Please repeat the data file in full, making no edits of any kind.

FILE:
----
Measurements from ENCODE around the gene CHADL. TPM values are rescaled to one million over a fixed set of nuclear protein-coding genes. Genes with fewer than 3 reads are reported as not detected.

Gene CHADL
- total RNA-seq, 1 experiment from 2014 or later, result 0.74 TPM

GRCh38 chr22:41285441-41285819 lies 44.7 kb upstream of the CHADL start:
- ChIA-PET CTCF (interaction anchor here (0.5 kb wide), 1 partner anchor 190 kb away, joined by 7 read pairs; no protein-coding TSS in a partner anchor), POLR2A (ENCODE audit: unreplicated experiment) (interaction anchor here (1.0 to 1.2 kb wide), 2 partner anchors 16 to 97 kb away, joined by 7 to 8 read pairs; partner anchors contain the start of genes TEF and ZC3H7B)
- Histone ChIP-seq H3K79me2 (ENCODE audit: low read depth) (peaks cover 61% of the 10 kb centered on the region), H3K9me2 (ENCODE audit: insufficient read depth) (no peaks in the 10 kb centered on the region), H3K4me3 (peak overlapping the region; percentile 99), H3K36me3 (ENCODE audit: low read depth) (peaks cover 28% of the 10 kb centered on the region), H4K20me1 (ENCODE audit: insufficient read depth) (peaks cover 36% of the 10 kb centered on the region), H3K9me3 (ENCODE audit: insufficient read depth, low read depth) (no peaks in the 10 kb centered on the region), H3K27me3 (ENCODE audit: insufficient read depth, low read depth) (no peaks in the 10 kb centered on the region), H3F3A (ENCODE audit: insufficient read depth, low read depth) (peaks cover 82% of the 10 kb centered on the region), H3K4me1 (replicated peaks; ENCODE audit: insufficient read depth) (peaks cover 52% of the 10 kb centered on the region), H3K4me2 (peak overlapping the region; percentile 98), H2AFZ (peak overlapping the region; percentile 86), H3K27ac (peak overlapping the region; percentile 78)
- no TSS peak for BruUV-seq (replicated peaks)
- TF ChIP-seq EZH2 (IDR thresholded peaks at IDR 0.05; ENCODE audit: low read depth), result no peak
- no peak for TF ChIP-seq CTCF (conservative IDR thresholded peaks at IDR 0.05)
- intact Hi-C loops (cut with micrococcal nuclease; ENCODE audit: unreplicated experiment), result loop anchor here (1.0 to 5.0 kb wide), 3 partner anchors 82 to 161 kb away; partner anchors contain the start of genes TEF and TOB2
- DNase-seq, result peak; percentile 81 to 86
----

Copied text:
Measurements from ENCODE around the gene CHADL. TPM values are rescaled to one million over a fixed set of nuclear protein-coding genes. Genes with fewer than 3 reads are reported as not detected.

Gene CHADL
- total RNA-seq, 1 experiment from 2014 or later, result 0.74 TPM

GRCh38 chr22:41285441-41285819 lies 44.7 kb upstream of the CHADL start:
- ChIA-PET CTCF (interaction anchor here (0.5 kb wide), 1 partner anchor 190 kb away, joined by 7 read pairs; no protein-coding TSS in a partner anchor), POLR2A (ENCODE audit: unreplicated experiment) (interaction anchor here (1.0 to 1.2 kb wide), 2 partner anchors 16 to 97 kb away, joined by 7 to 8 read pairs; partner anchors contain the start of genes TEF and ZC3H7B)
- Histone ChIP-seq H3K79me2 (ENCODE audit: low read depth) (peaks cover 61% of the 10 kb centered on the region), H3K9me2 (ENCODE audit: insufficient read depth) (no peaks in the 10 kb centered on the region), H3K4me3 (peak overlapping the region; percentile 99), H3K36me3 (ENCODE audit: low read depth) (peaks cover 28% of the 10 kb centered on the region), H4K20me1 (ENCODE audit: insufficient read depth) (peaks cover 36% of the 10 kb centered on the region), H3K9me3 (ENCODE audit: insufficient read depth, low read depth) (no peaks in the 10 kb centered on the region), H3K27me3 (ENCODE audit: insufficient read depth, low read depth) (no peaks in the 10 kb centered on the region), H3F3A (ENCODE audit: insufficient read depth, low read depth) (peaks cover 82% of the 10 kb centered on the region), H3K4me1 (replicated peaks; ENCODE audit: insufficient read depth) (peaks cover 52% of the 10 kb centered on the region), H3K4me2 (peak overlapping the region; percentile 98), H2AFZ (peak overlapping the region; percentile 86), H3K27ac (peak overlapping the region; percentile 78)
- no TSS peak for BruUV-seq (replicated peaks)
- TF ChIP-seq EZH2 (IDR thresholded peaks at IDR 0.05; ENCODE audit: low read depth), result no peak
- no peak for TF ChIP-seq CTCF (conservative IDR thresholded peaks at IDR 0.05)
- intact Hi-C loops (cut with micrococcal nuclease; ENCODE audit: unreplicated experiment), result loop anchor here (1.0 to 5.0 kb wide), 3 partner anchors 82 to 161 kb away; partner anchors contain the start of genes TEF and TOB2
- DNase-seq, result peak; percentile 81 to 86